2011-2012 Season

Game 28: Michigan at Northwestern Recap

Michigan 67, Northwestern 55 16
Photo: Dustin Johnston

There are more than enough college basketball teams that can rack up wins when they play their best. Great college teams figure out ways to win games when they play poorly and that’s exactly what Michigan did last night in Evanston. The Wolverines shot themselves in the foot with early foul trouble, missed free throws and layups and attempted a seemingly endless number of three pointers. Somehow, when all was said and done Michigan had escaped with a victory.

Northwestern appeared to have finally seized the game with a four point lead and under three minutes to play as Michigan’s comedy of errors appeared to have finally proven too much to overcome. But there was just enough time for a last ditch Wolverine effort. Backs against the wall yet again, Michigan responded. The Wolverines would hit five of their final eight three point attempts to send the game into overtime and win comfortably in the extra period.

John Beilein mentioned in his post game that Northwestern was just a couple of bounces away from being a shoe-in for the NCAA tournament – notably in both overtime games against Michigan. He meant it as a compliment. In actuality those couple bounces and extra possessions are the reason why Michigan is 11-4 and Northwestern is 6-9. Whether it’s senior leadership, mental fortitude or moxie, this Michigan team has thrived in late game situations. Six of Michigan’s 11 Big Ten wins have come in overtime or been decided by five points or less.

The four factors chart doesn’t tell the whole story. In fact it’s hard to explain how the numbers add up. There aren’t many teams that get out-rebounded by Northwestern in Evanston and end up celebrating in the locker room after the game. The only way to look at the game is by breaking it into segments.

Northwestern scored three points on its first six possessions of the game – it also took just six possessions for Jordan Morgan and Evan Smotrycz to accumulate two fouls each. With Blake McLimans and Colton Christian manning the five position, the Wildcats would rattle off 28 points in the next 25 possessions.

1st Half
1st Half
2nd Half OT Game
Poss. 6 19 24 10 59
NW PPP 0.50 1.47 0.75 0.60 0.93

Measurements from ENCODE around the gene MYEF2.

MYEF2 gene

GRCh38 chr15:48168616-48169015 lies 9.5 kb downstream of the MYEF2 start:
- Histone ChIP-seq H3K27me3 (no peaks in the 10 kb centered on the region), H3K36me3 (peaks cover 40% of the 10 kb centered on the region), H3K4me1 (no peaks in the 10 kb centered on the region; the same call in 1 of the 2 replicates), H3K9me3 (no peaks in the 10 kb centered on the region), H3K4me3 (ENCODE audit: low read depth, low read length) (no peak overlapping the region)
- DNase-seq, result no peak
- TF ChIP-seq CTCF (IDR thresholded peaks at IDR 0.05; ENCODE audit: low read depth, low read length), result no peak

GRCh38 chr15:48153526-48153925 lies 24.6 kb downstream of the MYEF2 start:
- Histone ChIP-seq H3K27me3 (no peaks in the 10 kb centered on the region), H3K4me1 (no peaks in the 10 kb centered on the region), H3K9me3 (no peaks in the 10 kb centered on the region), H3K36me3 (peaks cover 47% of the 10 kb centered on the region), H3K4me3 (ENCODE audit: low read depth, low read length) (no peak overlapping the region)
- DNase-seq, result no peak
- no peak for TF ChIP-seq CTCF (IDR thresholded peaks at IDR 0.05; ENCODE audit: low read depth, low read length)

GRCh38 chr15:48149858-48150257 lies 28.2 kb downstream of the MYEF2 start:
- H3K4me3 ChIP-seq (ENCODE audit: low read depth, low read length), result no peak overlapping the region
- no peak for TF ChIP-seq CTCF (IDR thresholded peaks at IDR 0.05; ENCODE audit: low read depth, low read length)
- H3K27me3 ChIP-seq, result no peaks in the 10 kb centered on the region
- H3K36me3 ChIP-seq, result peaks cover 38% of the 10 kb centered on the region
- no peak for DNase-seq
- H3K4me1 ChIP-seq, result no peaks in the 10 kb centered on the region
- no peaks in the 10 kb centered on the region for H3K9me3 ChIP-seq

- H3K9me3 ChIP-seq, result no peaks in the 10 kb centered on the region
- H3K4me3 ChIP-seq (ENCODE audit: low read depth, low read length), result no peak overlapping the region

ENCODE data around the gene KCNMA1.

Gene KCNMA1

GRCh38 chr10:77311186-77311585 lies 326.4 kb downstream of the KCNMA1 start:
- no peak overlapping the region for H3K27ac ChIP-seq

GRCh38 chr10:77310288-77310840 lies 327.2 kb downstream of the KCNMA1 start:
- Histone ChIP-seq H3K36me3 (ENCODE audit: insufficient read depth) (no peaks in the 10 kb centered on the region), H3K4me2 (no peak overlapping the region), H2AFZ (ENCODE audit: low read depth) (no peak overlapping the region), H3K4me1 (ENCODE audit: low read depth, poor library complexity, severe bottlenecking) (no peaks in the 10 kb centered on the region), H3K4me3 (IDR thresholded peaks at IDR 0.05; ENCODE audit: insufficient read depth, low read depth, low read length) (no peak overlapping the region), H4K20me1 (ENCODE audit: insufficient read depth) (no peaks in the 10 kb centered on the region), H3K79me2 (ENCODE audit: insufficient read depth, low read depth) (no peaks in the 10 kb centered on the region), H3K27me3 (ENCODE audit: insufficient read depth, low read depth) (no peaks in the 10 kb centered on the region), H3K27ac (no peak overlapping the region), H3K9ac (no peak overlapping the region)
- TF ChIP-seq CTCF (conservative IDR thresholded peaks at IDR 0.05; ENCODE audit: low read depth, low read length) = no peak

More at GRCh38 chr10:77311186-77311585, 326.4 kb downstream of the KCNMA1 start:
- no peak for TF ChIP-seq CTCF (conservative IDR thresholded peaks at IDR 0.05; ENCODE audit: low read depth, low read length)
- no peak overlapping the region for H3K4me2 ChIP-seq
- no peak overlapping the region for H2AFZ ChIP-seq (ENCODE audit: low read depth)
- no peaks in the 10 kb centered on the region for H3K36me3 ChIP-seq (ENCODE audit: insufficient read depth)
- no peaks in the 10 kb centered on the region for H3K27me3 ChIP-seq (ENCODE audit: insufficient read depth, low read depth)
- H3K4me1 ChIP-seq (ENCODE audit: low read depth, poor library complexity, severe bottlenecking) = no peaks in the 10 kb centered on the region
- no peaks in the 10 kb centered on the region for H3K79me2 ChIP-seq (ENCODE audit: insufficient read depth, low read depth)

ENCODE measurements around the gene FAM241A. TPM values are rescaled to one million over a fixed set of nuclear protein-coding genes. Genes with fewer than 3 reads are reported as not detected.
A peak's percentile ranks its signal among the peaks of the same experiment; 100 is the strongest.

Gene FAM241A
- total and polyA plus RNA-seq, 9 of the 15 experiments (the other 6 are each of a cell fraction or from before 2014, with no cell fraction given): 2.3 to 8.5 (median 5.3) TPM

U-M PPP 1.67 0.74 1.04 1.80 1.14
Margin 1.17 -0.73 0.29 1.20 0.20
NW OR% 0.0% 80.0% 18.2% 30.0% 38.2%
UM OR% 50.0% 23.1% 42.1% 25.0% 35.0%

Michigan’s defensive effort for the 31 minutes that McLimans and Christian weren’t on the floor was phenomenal. Michigan outscored Northwestern 53-27 in the 40 possessions that Morgan or Smotrycz were on the floor, that’s 1.3 points scored per trip to just .68 allowed. The Wolverine defense looked like a well oiled machine as it switched every screen and held Northwestern to just 3-of-16 three point shooting. With Morgan or Smotrycz in the game, Michigan was more than adequate on the defensive glass as well. Despite the rollercoaster first half defensive performance, Michigan was the first team to hold the Wildcats to under a point per possession for an entire game in the last month.

Those other 14 minutes happened, and they almost cost Michigan the game. Morgan and Smotrycz were both called for just one additional foul in the second half and overtime and neither were limited due to fouls. Of course their effective play in the second half without worrying about fouls can also be an endorsement of the strategy. Both players pick up cheap fouls and I tend to be ok with the two-and-sit strategy but with three minutes remaining in the first half, down five with McLimans understandably gassed, you simply have to go back to Jordan Morgan or Evan Smotrycz. Smotrycz might be the smarter move, to protect your actual starter, but Colton Christian at the five position is just not the answer in that scenario.